Backward curved fan wheels, backwardly inclined blower impellers, airfoil ventilator blades. Sales of industrial fan / blower / ventilator impeller blades.
Canadian fan

Industrial backward curved (BC) fan blower

SWSI, DWDI, AcF, PLR, BI, BC, AF, ST, Backward Inclined Fans, Aerocline, General Purpose, GP, BL, Limit Load, LL, Buffalo Vent Set, BCV, BCA, BCM, BCS fans: industrial backward curved blowers are supplied in welded heavy gauge steel construction to prevent flexing at high pressure. Available in direct drive fan arrangements 4/4V/4H/7/8 and belt drive arrangements 1/3/9/10. Arr. 10 fan blowers are known as ventilating sets (fan vent sets). Available in single width single inlet (SWSI), or double width double inlet (DWDI). Capacities: to 500,000 CFM. Static pressure up to 100 inches water gauge depending on the class of construction. Typical class of fan construction is Class 1, 2, 3, 4, 5.

Aluminum wheel, Steel wheel, or Alloy wheel: industrial backward curved (bc) blowers and fans are supplied with aluminum fan wheel or corten wheel to meet requirements of AMCA A, and AMCA B spark resistant construction. Mild steel blower  wheels are of all welded construction. If higher pressure is required blower wheel can be furnished of high strenght steel. Stainless steel ventilator wheel in 304 SS, 316 SS, 316 SS, 2205 SS are supplied for corrosive applications, or high temeparature applications. The fan pressure curve remains stable at the top are of the fan curve and to the right of the pick point.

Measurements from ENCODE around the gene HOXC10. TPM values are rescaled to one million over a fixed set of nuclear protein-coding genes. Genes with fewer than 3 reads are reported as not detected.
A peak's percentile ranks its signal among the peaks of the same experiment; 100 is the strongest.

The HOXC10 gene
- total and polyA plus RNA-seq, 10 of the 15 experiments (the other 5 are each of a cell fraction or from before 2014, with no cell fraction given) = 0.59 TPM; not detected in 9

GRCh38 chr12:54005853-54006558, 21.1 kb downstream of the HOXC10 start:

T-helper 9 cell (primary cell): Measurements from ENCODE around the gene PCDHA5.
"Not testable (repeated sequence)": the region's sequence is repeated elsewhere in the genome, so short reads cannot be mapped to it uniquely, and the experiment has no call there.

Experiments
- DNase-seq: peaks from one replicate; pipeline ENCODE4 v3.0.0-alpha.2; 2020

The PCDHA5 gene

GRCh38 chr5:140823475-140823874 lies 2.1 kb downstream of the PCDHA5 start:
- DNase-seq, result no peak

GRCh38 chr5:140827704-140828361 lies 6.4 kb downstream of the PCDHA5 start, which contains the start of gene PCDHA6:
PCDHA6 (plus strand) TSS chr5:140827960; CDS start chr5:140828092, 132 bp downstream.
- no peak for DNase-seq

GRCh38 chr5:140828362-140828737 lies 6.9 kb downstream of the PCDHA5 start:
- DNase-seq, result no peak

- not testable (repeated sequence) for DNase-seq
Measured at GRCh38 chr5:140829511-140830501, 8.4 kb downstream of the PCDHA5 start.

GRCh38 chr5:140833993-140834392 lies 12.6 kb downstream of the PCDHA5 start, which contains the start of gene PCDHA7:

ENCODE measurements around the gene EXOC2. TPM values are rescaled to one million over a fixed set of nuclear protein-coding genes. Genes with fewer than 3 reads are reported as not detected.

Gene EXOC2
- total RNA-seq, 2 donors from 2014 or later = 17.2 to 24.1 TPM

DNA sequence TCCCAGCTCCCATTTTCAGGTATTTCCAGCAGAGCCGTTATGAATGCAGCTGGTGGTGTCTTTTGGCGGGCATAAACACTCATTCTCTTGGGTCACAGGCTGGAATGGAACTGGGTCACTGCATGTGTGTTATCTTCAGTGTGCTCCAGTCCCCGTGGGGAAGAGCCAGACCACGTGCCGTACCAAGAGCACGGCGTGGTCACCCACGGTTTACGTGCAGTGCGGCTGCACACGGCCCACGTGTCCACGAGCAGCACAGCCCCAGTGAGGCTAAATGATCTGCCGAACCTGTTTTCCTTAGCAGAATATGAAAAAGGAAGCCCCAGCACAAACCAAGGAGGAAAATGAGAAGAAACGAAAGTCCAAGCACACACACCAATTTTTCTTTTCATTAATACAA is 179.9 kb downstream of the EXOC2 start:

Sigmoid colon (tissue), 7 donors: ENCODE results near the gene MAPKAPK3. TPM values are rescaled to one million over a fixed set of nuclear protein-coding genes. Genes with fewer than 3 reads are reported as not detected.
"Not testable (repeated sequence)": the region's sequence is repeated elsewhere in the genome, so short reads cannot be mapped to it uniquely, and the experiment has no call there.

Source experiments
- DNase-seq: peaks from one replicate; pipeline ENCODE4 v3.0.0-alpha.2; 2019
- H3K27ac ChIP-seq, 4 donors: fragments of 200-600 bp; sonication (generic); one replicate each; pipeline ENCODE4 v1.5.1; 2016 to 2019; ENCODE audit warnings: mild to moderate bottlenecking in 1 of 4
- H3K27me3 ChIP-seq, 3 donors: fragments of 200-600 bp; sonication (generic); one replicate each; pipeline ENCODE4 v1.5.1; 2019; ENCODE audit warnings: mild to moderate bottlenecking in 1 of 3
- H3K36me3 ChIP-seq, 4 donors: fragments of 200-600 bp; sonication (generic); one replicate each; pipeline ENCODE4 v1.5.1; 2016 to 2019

Inlet flanges, outlet flanges, companion flanges: continuosly welded to match ANSI class 125/150, DIN, ISO, or custom hole pattern.